The Secret Lives of Marsh Birds

Least Bittern

Least Bittern

This is Passport to Texas

Did you know there’s a secret gang of aviators hiding out on the Texas Coast?

They’re not often seen. They’re more often heard.

Trey Barron is a Wildlife Diversity Biologist with Texas Parks and Wildlife. He’s talking about the secret life of Marsh Birds.

Marsh birds are typically thought of as species like Rails. A lot of other species that inhabit the marsh that are secretive as well, like some of the Bitterns, and they’re one that are very hard to monitor for because they spend time in habitats that you just can’t walk to or drive to. You have to be in a boat or trompin’ through the marsh.

The Marsh Bird population has steadily declined over the years primarily due to habitat loss. And while some species are doing good in Texas, their decreased population along other coastal regions may cause them to be federally protected.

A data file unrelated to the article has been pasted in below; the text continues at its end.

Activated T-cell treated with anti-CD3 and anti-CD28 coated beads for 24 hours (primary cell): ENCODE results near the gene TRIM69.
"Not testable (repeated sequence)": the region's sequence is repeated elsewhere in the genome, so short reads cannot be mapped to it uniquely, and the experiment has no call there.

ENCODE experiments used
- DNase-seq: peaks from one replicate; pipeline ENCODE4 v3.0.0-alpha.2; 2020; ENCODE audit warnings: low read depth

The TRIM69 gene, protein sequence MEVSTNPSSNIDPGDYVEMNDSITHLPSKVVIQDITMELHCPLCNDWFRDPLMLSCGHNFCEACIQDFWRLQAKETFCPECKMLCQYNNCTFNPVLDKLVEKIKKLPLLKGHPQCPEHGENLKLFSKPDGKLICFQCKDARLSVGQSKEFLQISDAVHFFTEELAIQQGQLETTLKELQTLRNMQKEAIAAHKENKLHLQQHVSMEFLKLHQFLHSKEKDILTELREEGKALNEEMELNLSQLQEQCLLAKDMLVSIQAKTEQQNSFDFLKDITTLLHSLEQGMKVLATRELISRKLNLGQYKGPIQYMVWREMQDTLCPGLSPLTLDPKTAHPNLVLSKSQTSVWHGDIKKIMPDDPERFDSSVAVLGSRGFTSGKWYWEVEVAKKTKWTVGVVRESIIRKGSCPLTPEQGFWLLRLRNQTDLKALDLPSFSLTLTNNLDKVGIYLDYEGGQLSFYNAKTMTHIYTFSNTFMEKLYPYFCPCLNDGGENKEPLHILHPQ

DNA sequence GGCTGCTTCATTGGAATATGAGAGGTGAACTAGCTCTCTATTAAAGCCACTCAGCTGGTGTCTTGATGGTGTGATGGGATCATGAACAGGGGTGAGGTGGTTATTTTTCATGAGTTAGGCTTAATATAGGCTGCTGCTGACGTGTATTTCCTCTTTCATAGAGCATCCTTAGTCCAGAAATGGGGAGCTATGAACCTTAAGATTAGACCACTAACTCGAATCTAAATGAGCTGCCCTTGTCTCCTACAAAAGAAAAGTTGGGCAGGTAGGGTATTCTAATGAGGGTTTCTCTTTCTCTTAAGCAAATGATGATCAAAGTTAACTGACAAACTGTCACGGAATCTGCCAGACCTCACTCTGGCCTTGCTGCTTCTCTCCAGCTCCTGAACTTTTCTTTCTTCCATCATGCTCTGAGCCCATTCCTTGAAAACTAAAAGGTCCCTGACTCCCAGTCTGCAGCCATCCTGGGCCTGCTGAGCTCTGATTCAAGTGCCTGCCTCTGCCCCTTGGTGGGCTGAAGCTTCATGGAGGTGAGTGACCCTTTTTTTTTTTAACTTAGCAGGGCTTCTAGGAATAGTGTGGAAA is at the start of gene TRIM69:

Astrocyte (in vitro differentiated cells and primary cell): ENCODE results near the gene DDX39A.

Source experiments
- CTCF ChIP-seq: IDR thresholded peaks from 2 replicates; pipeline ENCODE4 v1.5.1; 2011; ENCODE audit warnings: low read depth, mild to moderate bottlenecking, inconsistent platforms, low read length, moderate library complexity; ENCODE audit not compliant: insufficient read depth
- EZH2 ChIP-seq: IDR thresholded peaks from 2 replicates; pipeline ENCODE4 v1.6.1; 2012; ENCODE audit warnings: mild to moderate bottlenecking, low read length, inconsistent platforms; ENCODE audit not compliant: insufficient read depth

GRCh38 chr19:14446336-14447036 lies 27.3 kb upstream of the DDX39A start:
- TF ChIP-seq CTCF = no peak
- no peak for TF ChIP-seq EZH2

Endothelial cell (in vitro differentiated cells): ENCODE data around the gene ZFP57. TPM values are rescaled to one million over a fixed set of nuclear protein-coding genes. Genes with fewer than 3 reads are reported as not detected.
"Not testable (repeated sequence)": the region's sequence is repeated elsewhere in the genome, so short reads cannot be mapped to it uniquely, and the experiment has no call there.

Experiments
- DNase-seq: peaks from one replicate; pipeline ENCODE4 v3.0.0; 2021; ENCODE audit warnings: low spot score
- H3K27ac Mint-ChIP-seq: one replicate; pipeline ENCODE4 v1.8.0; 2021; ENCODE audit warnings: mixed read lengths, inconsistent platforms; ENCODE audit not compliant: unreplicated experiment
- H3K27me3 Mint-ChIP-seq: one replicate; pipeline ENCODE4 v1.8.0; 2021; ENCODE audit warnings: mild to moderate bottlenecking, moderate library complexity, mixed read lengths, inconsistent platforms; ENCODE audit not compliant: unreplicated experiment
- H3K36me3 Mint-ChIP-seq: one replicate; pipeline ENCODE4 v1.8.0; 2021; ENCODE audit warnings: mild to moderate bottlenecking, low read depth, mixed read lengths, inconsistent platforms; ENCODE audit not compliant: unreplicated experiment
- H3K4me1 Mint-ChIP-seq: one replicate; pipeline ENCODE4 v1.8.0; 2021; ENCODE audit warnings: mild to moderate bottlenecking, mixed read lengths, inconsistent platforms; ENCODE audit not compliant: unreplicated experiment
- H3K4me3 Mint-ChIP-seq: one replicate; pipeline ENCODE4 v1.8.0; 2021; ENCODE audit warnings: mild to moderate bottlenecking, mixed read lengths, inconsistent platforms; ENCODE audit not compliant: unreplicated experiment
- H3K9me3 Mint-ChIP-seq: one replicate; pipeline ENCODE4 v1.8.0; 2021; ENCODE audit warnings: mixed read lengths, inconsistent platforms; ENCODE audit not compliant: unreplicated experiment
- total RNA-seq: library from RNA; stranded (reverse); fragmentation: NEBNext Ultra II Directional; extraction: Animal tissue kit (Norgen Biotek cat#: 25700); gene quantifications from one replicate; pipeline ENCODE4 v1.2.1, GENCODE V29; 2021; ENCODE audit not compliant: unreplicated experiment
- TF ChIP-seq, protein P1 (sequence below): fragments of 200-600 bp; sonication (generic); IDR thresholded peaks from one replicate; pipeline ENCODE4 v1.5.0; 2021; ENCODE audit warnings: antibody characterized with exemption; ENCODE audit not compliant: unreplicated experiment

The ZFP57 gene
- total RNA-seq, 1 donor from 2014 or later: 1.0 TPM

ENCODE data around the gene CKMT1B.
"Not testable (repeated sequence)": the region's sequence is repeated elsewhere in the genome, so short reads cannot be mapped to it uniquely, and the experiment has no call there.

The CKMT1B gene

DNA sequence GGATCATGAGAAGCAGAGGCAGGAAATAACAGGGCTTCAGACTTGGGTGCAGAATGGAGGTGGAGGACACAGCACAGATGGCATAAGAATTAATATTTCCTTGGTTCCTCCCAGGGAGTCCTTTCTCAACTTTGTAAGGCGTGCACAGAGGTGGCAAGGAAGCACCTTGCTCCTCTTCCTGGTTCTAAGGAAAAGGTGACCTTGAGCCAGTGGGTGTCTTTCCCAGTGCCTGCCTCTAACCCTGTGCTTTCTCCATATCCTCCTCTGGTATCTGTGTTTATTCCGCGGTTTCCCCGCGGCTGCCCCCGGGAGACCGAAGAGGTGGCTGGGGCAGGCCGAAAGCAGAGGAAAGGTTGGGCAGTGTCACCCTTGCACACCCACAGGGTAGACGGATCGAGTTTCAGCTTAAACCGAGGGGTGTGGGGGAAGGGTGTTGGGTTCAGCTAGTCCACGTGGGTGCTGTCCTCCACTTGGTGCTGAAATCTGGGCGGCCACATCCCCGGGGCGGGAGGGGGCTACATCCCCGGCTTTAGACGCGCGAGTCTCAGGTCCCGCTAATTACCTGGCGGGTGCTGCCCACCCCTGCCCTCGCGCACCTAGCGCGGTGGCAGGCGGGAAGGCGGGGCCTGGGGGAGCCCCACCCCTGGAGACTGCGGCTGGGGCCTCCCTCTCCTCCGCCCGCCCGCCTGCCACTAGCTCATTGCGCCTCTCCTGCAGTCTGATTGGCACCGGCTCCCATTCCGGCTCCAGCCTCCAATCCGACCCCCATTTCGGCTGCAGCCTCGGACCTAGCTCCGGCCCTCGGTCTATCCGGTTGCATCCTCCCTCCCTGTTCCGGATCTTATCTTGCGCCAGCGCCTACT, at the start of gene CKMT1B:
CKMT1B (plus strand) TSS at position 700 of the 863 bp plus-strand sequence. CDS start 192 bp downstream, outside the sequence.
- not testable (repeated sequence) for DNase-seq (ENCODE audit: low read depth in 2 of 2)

There’s some species that have been proposed at the federal level, the Black Rail, as threatened. It seems to be doing quite well in Texas, but the population has declined significantly on the Eastern coast and so the more we can find out about that species the better we can provide better habitat for the rail.

Continuing to protect marsh habitats will be key to sustaining Marsh Bird populations in Texas.

The Wildlife Restoration Program supports our series and funds Marsh Bird research in Texas.

For Texas Parks and Wildlife…I’m Cecilia Nasti.

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